Italian: In the Italian-American family, death is a great social loss and brings an immediate response from the community. It means sending food and flowers, giving money, and congregating at the home of the deceased. The funeral remains very much a family and community event. Within the context of fatalism in Catholicism, it is explained that the death was inevitable, and many Italian-Americans view death as "God's will." More traditional families hold anniversary masses for the deceased and wear black for months or years. This is not as common among younger generations. Emotional outpourings can be profuse and the activities around a funeral provide distinct examples of the Italian-American way of ritualizing life events. Family members may moan and scream for the deceased throughout the church. Screaming is an effort to ensure that Jesus, Mary, and the saints hear what the bereaved are thinking and feeling. Family members get up constantly to touch and talk to the deceased loved one. Then, the priest intones the farewell: "May the angels take you into paradise, may the martyrs welcome you on your way." While men mourn, they do so in the fashion of "pazienza" - patience. Their constant, silent, and expressionless presence may be their only act of public mourning. The real time of sorrow comes at the end of the ceremony when the priest and non family congregation say good-bye to the deceased. At this time, the family is on their own for a time with their loved one. 

Hispanic: After the death of a loved one, families set up an altar with photos of the deceased and place candles, flowers and incense around the altars. They fill the house with food for returning spirits, including "pan de los muertos," a sweet bread shaped like human skulls and bones and sugar candy. In the Hispanic culture they celebrate death; it is seen as a part of life and Hispanics learn not to fear it, but accept it. There is a big party, a mariachi band, a priest giving a blessing and everybody cheering, drinking, and dancing. 

Irish: The traditional Irish wake consisted of laying out the body of a departed relative in the house where they lived and/or died. All of the family and quite a few of the deceased's neighbors and friends would gather at the house. The body is usually in a coffin in the living room. There is a lot of food and drink to be consumed. People come and socialize and remember the departed person's life. A clay pipe filled with tobacco is given to all. The clocks are stopped as a mark of respect and all the mirrors are turned toward the wall or covered. It isn't considered a time for tears, it is more of a party than a funeral. It is the traditional Irish way of celebrating one's life and ensuring that they had a good send off. The Rosary is recited once or twice - at midnight and then towards morning. A truly traditional wake will have a special rosary for the dead and traditional prayers. The rosary is said around the corpse with those around the house reciting the responses. There are two ceremonies that constitute the funeral. The first, the 'Removal', is when the remains is taken from the home to the local church. The second is when the body is taken to the graveyard for burial after mass on the next day.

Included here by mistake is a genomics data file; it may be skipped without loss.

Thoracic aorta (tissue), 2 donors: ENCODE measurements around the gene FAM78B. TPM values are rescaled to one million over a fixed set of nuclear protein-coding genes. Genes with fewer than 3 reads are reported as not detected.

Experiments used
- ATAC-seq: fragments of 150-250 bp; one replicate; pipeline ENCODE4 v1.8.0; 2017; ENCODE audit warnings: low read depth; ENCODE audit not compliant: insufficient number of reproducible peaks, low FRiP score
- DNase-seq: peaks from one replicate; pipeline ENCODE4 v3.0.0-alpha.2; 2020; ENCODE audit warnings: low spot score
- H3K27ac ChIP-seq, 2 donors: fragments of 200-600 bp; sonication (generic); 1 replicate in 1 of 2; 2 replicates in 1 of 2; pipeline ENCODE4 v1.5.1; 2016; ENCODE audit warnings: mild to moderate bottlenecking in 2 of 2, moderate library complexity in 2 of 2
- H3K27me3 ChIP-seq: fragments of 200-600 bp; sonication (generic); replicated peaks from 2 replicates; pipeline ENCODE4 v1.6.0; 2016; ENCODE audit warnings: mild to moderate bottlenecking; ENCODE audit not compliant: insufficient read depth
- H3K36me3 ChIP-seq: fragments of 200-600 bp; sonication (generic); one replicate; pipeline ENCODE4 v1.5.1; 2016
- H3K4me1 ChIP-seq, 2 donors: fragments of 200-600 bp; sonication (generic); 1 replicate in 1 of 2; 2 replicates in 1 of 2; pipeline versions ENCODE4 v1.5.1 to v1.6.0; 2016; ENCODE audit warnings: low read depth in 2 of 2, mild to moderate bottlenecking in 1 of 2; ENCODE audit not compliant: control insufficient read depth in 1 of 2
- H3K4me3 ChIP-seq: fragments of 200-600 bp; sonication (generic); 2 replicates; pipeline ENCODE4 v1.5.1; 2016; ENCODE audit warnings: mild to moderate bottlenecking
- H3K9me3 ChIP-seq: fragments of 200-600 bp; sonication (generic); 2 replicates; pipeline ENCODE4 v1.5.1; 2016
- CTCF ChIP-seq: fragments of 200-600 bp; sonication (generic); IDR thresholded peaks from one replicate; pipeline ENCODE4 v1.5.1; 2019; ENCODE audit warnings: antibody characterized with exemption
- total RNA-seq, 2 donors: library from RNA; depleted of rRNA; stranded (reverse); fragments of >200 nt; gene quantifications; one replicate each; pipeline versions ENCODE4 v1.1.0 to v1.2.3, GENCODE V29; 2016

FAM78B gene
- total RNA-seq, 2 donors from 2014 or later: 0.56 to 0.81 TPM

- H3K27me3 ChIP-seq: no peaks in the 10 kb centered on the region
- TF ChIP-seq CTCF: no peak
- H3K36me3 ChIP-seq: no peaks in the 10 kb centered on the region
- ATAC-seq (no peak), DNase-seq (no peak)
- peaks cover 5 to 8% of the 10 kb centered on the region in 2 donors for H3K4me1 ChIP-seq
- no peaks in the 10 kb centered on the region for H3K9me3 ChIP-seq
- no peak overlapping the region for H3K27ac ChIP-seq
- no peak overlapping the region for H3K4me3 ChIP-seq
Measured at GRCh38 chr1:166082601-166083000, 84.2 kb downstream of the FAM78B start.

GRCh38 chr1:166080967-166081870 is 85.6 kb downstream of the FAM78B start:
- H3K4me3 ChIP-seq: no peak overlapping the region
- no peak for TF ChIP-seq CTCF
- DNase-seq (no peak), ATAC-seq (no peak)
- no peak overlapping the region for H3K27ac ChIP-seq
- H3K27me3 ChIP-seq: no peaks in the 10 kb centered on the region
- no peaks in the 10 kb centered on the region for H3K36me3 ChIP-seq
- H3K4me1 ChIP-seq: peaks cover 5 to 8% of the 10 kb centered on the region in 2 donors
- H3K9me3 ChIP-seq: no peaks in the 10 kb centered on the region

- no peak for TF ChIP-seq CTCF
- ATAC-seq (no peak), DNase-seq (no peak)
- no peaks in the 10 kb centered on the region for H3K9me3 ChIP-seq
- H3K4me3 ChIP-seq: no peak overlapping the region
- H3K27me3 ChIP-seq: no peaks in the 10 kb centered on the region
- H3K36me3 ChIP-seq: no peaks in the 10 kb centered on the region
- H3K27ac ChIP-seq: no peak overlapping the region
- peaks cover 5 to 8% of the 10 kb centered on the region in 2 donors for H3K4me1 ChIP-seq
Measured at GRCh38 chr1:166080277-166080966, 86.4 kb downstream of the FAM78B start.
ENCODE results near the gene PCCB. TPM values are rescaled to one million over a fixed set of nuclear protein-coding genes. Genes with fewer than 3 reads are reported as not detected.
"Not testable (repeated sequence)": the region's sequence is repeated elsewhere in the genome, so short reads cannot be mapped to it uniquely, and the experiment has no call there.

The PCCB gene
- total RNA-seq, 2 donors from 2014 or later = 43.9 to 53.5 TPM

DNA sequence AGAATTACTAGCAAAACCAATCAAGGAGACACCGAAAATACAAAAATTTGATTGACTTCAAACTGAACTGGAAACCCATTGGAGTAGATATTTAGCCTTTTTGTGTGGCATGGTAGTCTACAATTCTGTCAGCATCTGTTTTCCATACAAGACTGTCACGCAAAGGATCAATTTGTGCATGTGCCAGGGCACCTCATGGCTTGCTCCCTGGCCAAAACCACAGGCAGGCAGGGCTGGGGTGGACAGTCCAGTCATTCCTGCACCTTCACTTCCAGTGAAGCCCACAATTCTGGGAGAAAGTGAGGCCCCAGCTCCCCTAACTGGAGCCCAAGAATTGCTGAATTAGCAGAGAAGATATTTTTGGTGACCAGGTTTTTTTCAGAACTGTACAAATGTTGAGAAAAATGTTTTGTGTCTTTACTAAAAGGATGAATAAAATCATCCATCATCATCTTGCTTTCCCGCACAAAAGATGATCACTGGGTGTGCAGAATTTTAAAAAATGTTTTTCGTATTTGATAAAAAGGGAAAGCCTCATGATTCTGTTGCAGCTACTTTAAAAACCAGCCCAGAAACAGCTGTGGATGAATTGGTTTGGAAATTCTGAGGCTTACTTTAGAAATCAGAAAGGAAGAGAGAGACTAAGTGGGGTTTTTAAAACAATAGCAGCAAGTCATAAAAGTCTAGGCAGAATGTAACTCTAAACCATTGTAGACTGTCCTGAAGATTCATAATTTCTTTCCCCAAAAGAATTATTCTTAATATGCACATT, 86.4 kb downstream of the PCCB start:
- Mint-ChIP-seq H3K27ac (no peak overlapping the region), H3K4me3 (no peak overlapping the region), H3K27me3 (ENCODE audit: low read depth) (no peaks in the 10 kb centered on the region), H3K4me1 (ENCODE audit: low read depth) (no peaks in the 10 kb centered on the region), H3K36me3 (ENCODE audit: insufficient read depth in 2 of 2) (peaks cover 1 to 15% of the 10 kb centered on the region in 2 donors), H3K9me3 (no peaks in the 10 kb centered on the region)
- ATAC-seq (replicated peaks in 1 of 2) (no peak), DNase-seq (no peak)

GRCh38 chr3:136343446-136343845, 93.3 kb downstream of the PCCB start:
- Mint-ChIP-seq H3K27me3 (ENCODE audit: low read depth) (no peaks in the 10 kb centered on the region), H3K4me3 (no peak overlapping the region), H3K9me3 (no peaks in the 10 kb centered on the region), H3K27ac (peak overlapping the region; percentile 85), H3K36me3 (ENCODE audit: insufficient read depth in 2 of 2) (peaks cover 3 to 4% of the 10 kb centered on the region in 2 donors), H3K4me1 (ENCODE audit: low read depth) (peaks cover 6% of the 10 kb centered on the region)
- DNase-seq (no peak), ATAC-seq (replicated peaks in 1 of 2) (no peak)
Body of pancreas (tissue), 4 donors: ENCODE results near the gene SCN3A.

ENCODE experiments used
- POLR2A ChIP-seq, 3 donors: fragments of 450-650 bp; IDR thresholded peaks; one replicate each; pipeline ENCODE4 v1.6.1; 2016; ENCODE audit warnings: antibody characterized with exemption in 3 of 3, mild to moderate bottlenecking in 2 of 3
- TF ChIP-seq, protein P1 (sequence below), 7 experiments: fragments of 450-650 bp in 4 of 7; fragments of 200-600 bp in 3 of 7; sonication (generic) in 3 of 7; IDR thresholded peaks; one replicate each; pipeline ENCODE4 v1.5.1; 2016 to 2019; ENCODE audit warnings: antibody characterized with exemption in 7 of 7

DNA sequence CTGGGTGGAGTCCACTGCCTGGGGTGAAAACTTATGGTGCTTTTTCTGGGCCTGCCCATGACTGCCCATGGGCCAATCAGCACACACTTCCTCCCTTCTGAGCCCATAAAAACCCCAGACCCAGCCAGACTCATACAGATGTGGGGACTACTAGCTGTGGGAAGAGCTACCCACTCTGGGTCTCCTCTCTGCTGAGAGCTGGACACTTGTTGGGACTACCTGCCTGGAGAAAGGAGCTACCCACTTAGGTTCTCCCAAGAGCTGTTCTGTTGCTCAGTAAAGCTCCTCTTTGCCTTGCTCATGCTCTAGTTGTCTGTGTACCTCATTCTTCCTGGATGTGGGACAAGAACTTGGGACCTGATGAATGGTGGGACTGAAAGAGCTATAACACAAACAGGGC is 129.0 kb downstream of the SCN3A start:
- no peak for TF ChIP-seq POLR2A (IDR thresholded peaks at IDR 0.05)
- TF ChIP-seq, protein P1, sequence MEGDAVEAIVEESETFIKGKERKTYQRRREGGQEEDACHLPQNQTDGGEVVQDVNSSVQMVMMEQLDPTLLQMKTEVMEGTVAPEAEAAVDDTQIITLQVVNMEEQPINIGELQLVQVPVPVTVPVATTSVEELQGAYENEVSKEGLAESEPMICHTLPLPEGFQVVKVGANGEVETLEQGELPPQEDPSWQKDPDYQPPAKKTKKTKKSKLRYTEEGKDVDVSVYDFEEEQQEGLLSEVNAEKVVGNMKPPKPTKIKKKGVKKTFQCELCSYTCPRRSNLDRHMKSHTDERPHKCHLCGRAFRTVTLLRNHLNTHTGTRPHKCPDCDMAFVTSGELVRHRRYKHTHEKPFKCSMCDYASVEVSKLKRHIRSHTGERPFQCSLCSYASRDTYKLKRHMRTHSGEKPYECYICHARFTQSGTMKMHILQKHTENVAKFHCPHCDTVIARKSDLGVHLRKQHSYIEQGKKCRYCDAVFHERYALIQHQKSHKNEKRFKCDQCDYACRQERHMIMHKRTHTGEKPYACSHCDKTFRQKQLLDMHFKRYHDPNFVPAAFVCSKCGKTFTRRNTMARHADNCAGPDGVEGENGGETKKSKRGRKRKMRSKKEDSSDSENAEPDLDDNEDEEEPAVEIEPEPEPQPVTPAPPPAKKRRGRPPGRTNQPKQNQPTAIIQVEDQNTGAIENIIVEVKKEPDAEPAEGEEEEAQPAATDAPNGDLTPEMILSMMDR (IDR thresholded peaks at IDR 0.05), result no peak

Chinese: Chinese funeral practices were guided by tradition and custom, but it usually stems from their respective religions. Usually the family invites monks to chant prayers for the sick person when he/she is seriously ill and death is near. This is to allow the sick person to have peaceful and wholesome thoughts. Immediately upon the person's death, one would clean up the body and change the deceased's clothes - a white kebaya and blue sarong for a female and shirt and trousers for a male. Safety pins are used to pin up the clothes. No ornaments, real or imitations, are to be worn by the deceased. Placed by the coffin is the deceased's photograph and/or a copy of the deceased's instructions. On the top of the coffin lies a wreath and tablets of prayers issued by the monk. Inside the coffin joss paper, 'khor chee' and old clothing may be put in for the purpose of absorbing the deceased's body fluid. During the funeral procession a band plays solemn music. The music is merely to indicate to the relatives and friends the various stages of the funeral. Red thread and sweets may be distributed to relatives and friends on the day of the funeral to thank them for attending. A month or so after the funeral, the immediate family of the deceased is expected to visit a temple to say a prayer for their loved one and to ensure that the deceased has found his way to nirvana.


Patricia A. (Papazian) DeQuattro
July 29, 2017

Lisa L. Coleman
July 21, 2017

Raymond V. Stapleton
July 16, 2017

Cecelia D. DiVincenzo
July 14, 2017

Edward F. Gaumond
July 14, 2017

Elena A. Hanrahan "Ellie"
June 4, 2017

Aspasia Vafiadis
May 21, 2017

Wo Low Chen
May 6, 2017

Dolores A. Scott
April 30, 2017

May Ying Chin
April 27, 2017

Michele D. Fabas
April 20, 2017

Joseph A. Voccio
March 16, 2017

Jennifer M. Croft
February 15 2017

Yvette J. Stevenson
February 16, 2017

Francis J. Giusti
February 15, 2017

Alfred L. Laliberte
February 15, 2017

Ronald G. Santos
February 13, 2017

Wan Ying Huang
February 5, 2017

Patricia A. Ryan
February 2, 2017

Lanjun Li
January 28, 2017

Rosemarie Spagnoulo
January 9, 2017

Edmond R. Orange
January 6, 2017

Juan Omar Acevedo
January 5, 2017

Helen A. Tramontano
December 25, 2016

Sandra J. Rocheforts
December 16, 2016

George W. Kilton "Terry"
December 14, 2016

Chong Yee Wong
November 25, 2016

 

 

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Stapleton Family Funeral Home and Crematorium Center
685 Park Ave Cranston, RI 02910 401-461-5050